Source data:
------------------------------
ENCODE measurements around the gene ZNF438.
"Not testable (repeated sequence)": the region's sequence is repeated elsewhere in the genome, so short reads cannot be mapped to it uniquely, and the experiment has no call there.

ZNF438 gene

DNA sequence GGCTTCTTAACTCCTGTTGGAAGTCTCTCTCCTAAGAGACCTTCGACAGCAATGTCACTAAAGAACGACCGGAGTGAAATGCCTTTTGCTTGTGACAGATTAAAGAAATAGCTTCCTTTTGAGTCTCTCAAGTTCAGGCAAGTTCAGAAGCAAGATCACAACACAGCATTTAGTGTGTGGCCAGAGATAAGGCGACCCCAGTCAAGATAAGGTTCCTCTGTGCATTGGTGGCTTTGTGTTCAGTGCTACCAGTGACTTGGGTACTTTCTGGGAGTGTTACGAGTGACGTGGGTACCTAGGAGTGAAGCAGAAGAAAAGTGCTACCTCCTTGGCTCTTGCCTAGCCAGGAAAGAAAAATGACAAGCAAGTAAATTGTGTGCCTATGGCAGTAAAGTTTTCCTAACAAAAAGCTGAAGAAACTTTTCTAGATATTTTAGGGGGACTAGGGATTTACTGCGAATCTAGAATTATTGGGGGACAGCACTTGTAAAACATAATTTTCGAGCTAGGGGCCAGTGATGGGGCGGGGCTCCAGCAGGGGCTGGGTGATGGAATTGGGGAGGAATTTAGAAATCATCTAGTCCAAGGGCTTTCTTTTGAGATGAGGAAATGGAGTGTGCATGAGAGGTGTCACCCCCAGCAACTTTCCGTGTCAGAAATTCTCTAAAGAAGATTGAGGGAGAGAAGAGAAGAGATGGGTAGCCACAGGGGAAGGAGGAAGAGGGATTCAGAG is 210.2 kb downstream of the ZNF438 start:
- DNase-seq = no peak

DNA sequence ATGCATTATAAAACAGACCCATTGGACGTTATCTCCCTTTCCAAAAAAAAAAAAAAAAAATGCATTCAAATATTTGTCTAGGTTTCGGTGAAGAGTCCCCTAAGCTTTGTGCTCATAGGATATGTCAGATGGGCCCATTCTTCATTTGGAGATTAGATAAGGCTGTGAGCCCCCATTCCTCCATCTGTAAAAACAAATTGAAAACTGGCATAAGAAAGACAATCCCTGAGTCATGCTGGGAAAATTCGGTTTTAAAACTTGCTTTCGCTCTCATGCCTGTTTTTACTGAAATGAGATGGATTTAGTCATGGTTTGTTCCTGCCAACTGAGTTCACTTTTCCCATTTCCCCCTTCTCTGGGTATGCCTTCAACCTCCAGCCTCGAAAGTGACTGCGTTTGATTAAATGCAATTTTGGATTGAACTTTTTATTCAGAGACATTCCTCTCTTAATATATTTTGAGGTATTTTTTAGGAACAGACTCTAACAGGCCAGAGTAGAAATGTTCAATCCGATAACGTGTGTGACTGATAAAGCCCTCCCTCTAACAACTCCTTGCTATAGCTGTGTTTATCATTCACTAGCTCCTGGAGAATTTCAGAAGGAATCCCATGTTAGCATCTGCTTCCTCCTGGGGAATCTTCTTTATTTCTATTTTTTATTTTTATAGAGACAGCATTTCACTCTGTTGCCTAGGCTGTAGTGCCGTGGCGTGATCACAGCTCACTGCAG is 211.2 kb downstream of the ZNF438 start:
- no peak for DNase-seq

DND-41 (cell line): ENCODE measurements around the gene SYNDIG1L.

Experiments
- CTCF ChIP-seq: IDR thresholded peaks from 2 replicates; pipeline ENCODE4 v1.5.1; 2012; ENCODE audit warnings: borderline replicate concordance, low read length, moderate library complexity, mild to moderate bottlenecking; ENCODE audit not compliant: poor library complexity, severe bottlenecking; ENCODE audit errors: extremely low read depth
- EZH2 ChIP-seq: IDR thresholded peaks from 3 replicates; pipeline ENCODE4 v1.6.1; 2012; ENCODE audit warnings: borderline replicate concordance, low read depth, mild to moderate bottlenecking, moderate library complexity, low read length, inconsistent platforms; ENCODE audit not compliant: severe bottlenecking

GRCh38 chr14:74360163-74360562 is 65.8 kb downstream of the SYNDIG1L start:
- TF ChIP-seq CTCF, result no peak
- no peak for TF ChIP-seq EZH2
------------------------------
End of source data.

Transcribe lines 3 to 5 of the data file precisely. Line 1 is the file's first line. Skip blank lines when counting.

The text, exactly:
ZNF438 gene

DNA sequence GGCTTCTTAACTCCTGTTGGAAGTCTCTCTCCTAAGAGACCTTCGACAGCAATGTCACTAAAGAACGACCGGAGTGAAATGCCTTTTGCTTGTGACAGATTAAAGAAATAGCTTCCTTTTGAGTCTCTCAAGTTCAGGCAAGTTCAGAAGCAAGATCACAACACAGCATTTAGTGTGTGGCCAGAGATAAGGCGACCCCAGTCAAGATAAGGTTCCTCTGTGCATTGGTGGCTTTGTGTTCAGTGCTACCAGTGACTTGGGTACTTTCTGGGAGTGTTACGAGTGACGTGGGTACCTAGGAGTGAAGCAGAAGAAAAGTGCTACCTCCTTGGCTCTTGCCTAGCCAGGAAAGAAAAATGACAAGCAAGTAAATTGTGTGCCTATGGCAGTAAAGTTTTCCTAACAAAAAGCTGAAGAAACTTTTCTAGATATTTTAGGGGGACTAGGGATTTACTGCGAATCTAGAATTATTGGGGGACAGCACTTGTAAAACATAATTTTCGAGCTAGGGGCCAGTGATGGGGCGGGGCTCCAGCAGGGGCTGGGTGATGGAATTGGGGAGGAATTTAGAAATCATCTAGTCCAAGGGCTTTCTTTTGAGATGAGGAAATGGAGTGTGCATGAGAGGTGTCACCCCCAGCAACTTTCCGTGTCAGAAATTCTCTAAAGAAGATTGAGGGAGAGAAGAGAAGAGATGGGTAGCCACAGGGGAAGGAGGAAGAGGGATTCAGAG is 210.2 kb downstream of the ZNF438 start:
- DNase-seq = no peak